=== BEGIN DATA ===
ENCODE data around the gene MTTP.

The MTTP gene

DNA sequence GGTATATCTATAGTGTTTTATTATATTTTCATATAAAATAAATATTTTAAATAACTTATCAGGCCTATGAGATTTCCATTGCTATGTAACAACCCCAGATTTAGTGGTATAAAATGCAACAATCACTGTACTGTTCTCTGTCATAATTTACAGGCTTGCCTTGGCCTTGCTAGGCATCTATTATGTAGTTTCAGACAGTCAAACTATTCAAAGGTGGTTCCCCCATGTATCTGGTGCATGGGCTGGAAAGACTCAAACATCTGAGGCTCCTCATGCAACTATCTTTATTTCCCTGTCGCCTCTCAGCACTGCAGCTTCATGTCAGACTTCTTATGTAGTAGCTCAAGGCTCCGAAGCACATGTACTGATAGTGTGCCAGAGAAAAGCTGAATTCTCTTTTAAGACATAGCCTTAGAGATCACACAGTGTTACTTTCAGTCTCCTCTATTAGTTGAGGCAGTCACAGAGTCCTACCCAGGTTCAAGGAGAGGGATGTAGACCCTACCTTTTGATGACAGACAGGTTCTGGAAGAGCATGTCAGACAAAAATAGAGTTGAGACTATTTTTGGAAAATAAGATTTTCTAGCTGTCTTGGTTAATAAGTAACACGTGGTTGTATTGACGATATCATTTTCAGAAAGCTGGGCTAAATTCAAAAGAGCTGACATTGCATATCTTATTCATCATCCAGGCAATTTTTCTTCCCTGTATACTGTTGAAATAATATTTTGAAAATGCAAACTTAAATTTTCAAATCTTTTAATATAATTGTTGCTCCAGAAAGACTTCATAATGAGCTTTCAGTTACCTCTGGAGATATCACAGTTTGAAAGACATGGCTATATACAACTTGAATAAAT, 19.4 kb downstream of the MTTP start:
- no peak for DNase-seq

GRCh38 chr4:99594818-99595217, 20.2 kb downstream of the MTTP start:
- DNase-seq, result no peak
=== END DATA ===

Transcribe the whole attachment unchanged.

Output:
ENCODE data around the gene MTTP.

The MTTP gene

DNA sequence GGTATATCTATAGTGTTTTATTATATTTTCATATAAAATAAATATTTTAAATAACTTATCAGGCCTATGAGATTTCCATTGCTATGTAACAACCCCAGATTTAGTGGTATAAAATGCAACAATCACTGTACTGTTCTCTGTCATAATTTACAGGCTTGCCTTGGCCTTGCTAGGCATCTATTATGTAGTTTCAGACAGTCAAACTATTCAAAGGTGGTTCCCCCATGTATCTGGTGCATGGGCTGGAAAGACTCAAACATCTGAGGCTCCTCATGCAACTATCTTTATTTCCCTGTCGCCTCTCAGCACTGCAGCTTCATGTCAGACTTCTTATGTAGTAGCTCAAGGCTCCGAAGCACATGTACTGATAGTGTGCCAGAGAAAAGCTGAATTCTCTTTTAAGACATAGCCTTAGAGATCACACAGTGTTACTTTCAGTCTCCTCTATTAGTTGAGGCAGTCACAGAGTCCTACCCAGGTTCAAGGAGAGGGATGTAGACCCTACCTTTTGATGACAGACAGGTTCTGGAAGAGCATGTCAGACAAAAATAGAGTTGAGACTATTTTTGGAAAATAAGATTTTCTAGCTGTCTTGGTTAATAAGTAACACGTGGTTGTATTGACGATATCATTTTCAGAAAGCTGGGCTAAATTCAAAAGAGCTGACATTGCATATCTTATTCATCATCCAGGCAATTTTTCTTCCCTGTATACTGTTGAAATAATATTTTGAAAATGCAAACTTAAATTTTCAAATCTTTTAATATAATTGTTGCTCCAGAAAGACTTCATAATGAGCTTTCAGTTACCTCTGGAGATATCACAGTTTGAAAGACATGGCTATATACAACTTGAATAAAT, 19.4 kb downstream of the MTTP start:
- no peak for DNase-seq

GRCh38 chr4:99594818-99595217, 20.2 kb downstream of the MTTP start:
- DNase-seq, result no peak